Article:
Washing your hands, wearing a mask and practicing social distancing can help protect you from the coronavirus — but it won’t necessarily do much to protect your bank balance.
The global pandemic has slowed the economy and put millions out of work. If you’re among those concerned about your finances along with your physical health, consider these tips from Knowledge of Financial Health, or KOFE, a leading financial education provider and Colonial Life partner.
1. If your income has been affected, let your bank and credit card companies know.
Your creditors likely recognize many people are dealing with reduced income caused by job loss or reduced hours. It’s best to contact them if you expect to have trouble making payments. They may be able to set up temporary reductions or holds on your payments.
And by the way, don’t ignore notifications from your financial providers. Many are offering new online and mobile services to make interacting with them safer and easier.
2. Avoid panic purchasing.
It’s tempting to think you should stock up while you can, but that buying behavior is what caused months of bare shelves where the toilet paper used to be earlier this year. You’re also likely to rack up credit card debt buying items you may not need.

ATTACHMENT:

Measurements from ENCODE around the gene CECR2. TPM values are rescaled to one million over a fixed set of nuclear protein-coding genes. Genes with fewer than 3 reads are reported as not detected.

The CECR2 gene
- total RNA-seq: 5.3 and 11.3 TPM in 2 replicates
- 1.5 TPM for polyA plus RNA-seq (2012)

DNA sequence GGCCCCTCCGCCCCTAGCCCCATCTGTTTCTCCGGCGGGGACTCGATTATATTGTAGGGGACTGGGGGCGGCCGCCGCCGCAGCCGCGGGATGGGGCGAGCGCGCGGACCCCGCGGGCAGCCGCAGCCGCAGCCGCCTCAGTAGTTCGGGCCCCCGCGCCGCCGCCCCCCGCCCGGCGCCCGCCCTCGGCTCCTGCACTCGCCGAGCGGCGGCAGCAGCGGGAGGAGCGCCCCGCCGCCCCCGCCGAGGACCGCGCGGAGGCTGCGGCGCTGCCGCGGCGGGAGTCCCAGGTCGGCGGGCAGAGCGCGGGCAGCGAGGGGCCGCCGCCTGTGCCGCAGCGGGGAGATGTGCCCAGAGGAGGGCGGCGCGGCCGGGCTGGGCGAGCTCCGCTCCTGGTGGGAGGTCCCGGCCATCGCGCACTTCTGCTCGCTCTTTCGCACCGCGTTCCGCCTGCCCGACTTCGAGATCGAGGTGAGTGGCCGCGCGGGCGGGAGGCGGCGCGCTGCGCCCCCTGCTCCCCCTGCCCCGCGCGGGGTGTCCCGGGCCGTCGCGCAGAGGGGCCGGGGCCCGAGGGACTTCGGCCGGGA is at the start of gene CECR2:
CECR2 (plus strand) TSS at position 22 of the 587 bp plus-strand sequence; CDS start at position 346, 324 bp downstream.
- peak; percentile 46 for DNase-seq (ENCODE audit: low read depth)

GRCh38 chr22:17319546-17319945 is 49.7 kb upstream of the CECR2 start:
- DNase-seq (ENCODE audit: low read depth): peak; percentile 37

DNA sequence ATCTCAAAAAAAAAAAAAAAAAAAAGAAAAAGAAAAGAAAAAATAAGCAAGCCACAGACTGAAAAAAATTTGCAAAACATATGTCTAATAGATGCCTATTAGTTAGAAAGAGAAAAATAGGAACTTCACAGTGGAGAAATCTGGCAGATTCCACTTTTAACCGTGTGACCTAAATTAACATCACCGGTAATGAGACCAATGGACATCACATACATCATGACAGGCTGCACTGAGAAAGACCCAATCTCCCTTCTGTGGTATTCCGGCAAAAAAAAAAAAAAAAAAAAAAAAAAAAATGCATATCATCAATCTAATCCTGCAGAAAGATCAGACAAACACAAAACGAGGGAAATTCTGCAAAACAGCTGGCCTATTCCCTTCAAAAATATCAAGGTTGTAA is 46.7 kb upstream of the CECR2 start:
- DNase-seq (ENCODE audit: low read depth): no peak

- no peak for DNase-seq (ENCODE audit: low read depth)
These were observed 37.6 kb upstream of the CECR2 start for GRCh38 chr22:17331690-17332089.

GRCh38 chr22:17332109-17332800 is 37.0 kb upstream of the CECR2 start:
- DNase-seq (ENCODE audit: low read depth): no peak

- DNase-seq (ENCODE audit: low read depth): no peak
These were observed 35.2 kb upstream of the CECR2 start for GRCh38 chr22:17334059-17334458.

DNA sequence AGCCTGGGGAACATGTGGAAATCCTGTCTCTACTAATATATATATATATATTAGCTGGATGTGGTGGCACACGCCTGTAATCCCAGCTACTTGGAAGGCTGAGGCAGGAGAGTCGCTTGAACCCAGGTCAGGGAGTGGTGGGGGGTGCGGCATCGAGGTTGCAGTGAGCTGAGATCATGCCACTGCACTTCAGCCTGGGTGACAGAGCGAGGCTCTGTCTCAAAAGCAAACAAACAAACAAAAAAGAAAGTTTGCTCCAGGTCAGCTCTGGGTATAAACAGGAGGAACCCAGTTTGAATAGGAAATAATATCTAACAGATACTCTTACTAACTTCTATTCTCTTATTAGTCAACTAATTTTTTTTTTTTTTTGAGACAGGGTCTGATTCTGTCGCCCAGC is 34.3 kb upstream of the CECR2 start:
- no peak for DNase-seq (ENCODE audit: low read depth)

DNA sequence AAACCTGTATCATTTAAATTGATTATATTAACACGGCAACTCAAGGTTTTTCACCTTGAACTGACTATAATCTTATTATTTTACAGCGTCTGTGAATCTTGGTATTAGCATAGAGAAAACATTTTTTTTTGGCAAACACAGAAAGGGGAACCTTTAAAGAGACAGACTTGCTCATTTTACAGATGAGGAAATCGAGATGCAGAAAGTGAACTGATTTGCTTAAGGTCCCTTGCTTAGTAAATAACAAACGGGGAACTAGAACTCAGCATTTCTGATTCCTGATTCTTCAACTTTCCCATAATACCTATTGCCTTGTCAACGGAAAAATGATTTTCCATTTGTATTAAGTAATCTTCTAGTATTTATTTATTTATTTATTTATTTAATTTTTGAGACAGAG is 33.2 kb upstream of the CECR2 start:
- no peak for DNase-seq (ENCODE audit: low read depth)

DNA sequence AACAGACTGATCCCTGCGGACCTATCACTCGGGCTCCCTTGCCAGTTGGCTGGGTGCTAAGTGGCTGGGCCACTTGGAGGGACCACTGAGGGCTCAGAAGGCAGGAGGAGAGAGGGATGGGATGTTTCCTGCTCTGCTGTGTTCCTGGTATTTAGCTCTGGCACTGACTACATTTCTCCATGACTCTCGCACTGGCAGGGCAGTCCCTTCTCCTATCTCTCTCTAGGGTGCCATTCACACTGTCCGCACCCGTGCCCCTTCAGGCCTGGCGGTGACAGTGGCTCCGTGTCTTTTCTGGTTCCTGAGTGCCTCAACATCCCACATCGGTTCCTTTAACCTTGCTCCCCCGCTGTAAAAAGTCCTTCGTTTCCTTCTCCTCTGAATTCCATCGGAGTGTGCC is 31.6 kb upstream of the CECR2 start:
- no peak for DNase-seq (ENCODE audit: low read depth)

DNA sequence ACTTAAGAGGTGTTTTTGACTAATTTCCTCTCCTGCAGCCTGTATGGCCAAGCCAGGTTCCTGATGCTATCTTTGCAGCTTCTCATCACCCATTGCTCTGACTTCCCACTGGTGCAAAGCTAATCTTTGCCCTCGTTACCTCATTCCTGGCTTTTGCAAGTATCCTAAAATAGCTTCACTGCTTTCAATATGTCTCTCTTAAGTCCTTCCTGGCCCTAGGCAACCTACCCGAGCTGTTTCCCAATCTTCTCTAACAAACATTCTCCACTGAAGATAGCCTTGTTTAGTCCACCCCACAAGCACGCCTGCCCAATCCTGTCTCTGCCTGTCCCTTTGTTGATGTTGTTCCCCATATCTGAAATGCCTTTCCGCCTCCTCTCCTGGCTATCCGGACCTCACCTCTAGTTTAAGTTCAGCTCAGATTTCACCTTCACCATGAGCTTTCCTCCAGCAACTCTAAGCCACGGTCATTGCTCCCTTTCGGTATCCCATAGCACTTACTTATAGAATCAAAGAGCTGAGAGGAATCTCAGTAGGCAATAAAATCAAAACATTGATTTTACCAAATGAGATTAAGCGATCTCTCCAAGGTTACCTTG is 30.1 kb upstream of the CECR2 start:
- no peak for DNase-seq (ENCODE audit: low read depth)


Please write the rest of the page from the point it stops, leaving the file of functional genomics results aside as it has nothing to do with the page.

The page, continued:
3. Pay off your credit card debt.
Speaking of credit cards, taking on more of this potentially expensive debt in an unstable economy is never a good idea. Instead of creating higher bills that eat up more of your budget, pay that debt down as much as possible. Pay those with the highest interest rates first. If you owe more than $10,000, look into options for debt consolidation or contact a credit counselor for professional guidance.
4. Cut back spending to build savings and avoid new debt.
Review your budget to find expenses you could cut back — or cut out. You may not be dining out much these days, but if you’re getting a lot of takeout or using delivery services, you could be spending just as much. And maybe you don’t need 3 streaming services (just sayin’). In a normal economy, experts advise having 3 to 6 months’ worth of expenses in the bank. In today’s environment, expand your safety net by shooting for 6 to 12 months.
5. Use some stuck-at-home time to build financial literacy.
If you find yourself with more time on your hands while usual activities are on hold, use it to improve your financial knowledge. Learn how to budget better, how to begin investing, and smarter strategies for managing debt. Look for free resources online, such as programs offered by your local library or other organizations.